Yesterday, the House of Commons saw some to-and-fro rhetoric between the Prime Minister and the Leader of the Opposition around counter-terrorism in the wake of the Algerian attack and its aftermath. It’s important to recognise within the wide context of the news stories and the political analysis that at the personal level there are families across the globe now who have been robbed of sons/brothers/fathers/husbands – and they need support in what comes next for them in their lives.
In the Commons yesterday, there was an expected increase in rhetoric about the need to fight terrorism. The Prime Minister, towards the end of his initial comments, said:
“In sum, we must frustrate the terrorists with our security, we must beat them militarily, we must address the poisonous narrative they feed on, we must close down the ungoverned space in which they thrive, and we must deal with the grievances that they use to garner support. This is the work that our generation faces, and we must demonstrate the same resolve and sense of purpose as previous generations did with the challenges that they faced in this House and in this country.”
In response, the Leader of the Opposition:
“In particular, the task is to understand the nature of the new threat, which is more decentralised and fragmented and takes advantage of the ungoverned spaces and security vacuum in parts of north Africa. At the same time, in its response the international community needs to apply the lessons of the past about the combination of diplomacy, politics and security required to help to bring about stability in the region.”
“More broadly across the region, countering the emerging threat of terrorism begins with understanding it and talking about it in the right way. The work to deal with that threat will be painstaking: diplomatic and political as much as military; and collaborative and multilateral, not unilateral. Does the Prime Minister agree that we are talking about a number of distinct regional organisations, some using the banner of al-Qaeda and others not, rather than a single, centrally co-ordinated or controlled group? Each of these threats needs to be monitored and countered appropriately.”
Taking the two areas of that on which I feel qualified to speak – the understanding element and the poisonous narrative. I believe one is essential and the other is a deeply misleading concept that blinds us to opportunities and threats.
Understanding the region, the people and groups within it, is crucial to undermining support. Having done some work with narrative research in Egypt the year before the Arab Spring, I can say with some confidence that underlying dispositions arise from small grievances and historical events – usually things that sit well below the radar of analysts sitting far away. It’s the coalescence of common grievances and perspectives that tends to drive social movements, and these are only visible at the personal, the local level. It’s why we gather experiences and narratives about day-to-day life, not grand events (although those can crop up in the material we collect).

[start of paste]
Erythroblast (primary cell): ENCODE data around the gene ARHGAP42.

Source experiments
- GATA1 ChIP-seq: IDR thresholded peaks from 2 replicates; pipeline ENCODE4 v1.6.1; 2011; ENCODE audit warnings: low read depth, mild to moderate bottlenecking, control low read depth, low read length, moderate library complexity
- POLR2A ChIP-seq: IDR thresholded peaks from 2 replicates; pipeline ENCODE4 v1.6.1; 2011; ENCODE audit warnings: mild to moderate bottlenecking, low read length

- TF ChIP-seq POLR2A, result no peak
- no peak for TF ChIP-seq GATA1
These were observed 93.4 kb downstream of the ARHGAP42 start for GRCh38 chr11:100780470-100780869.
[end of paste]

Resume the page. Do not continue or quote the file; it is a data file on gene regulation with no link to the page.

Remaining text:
For monitoring, it’s more useful to watch for emergent clusters of narrative around common themes – letting the people on the ground tell you what is bothering them. Pre-defined categories and questions can be too directive – gaining us at best answers that fit within our previous suspicions, at worst allowing the people we’re hearing the opportunity to give us the stories they think we want to hear. (cf The Hoaxing of Margaret Mead)
The poisonous narrative is a tempting but dangerous notion. It’s also a simplistic one that is easier to fit into newspapers and popular discussion than a more difficult, more nuanced one. The truth – as I pointed out some time ago at a conference – is that there is no single terrorist narrative. There are many narratives – each one different in its inception – that, as people become part of the movement, is co-opted and shaped to fit a bigger motivation. It’s an end-result after radicalisation, to my mind, less of an instigating motivation. In essence, one person’s dissatisfaction with their life warps over time to become “the West is keeping me down”.
To mistake the end-point as the motivation is deeply misleading.
There are other problems with this approach too. If we as observers approach the subject with the concept of a single narrative, we emphasis and activate our own cognitive biases – we go into the problem counting basketballs and risk not seeing guerillas. If we’re looking for the early signals of rising dissatisfaction and potential radicalisation, a single narrative will blind us. We will miss the early warnings – but more crucially we may miss early opportunities, moments when small incidents addressed quickly will dampen down ill-feeling and dispositions towards violence.
If we see a single poisonous narrative, the temptation is to find a cure or a counter-narrative. And as Dave and I have both commented on in the past, this is a Bad Idea. There won’t be a counter-narrative – but there may be multiple local narratives and thousands of micro-narratives. Countering and curing are both approaches that define something as negative and look for that which will eradicate it. Instead, by looking at all those different narratives, the better approach is to amplify some – through action, through diplomacy, through aid and, yes, through military options where necessary – and dampen others.
The approach instead is an ecological one – how do you encourage the plants you want in your garden, weeding out those you don’t want early and while they are small. Wait until they’ve coalesced into something large and its roots are too deep to remove easily.
[At some point, I need to write that article on Gardening and Narratives – I’ve only been contemplating it for 20 months now. Elephants have shorter gestation periods…]